The proper gap between the sexes
If a boy and a girl are less than 50cm apart, it's socially unacceptable. So says 'the code' at a middle school in Chengdu, Sichuan province.
The code of behaviour, being taught at Yandaojie Middle School, is part of new push for etiquette education under a new national guideline for primary and middle school students made public over the weekend.
The guidelines mandate that all schoolchildren undergo lessons on etiquette - the intricacies of basic decorum, respecting elders and proper table manners for primary school pupils, and for middle school students, politeness in conversation and courtesy to others, in particular their peers of the opposite sex.
But when Xiao Longyun, a school official overseeing morality teaching at the school, set the proper distance between boys and girls at between 80cm and one metre, and said that 50cm or less was too intimate, it raised some eyebrows, China National Radio reported yesterday.
No one at the school would comment, but the push came amid rising concerns among educators over more uncivilised behaviour, such as sightings of teenage students caressing each other in public, campus bullies and teen pregnancies. They blame the lack of education about such matters on schools.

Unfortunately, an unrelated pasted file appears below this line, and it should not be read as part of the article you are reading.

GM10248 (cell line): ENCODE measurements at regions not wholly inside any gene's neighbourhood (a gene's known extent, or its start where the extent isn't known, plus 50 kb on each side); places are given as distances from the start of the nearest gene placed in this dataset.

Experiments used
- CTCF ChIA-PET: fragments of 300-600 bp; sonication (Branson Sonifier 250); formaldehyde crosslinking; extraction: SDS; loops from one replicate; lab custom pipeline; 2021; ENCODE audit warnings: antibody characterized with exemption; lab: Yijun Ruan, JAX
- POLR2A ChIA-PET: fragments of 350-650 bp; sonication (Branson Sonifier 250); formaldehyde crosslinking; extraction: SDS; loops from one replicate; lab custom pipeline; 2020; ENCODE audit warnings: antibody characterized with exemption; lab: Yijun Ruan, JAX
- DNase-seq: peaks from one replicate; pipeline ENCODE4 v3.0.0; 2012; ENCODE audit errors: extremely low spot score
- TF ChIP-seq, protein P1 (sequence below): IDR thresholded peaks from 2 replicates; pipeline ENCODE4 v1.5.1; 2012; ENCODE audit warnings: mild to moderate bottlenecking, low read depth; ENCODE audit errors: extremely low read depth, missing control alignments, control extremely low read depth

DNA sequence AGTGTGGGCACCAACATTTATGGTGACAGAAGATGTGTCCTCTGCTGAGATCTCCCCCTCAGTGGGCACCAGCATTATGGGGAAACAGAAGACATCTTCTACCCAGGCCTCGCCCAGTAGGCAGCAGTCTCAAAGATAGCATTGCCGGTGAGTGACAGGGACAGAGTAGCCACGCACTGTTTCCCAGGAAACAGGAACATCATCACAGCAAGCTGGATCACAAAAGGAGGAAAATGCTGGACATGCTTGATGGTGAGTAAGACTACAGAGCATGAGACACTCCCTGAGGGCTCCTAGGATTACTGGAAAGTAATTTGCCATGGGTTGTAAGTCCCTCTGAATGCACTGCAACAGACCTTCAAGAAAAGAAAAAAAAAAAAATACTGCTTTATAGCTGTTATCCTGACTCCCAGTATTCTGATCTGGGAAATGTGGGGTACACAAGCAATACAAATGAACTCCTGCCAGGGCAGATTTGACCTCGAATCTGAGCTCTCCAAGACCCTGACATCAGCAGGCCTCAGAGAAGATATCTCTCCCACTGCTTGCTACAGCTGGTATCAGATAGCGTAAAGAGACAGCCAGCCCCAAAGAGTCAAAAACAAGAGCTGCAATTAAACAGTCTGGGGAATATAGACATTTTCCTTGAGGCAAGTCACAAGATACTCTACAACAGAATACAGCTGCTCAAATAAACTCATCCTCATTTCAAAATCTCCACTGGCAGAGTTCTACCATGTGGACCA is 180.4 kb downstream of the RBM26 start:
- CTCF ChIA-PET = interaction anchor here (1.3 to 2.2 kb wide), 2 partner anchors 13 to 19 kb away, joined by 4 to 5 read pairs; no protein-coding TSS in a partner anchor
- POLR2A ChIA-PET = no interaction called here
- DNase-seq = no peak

A mobile video clip that has shocked the nation shows a girl student at a vocational senior high school in Shenzhen being beaten by a number of her classmates in April, while many others just stood by and watched.
Li Bian - director of the Beijing-based Aids Prevention Education Project for Chinese Youth, who specialises in sex education for teens - said he doubted the effectiveness of etiquette education in Chengdu and questioned whether their methods were scientific.
'But I'm not surprised by such bizarre etiquette codes, given that authorities have failed many times to honour their promises on sex education for middle school students,' he said.
Even so, the issue was not one that should be pushed at the national level. Rules on sex and etiquette should be established at the regional level, or even school by school.
Yin Jianli, a mainland specialist on teen education, said such rules were absurd, as they could drive a wedge between male and female middle school students, keeping them from forging healthy relationships later.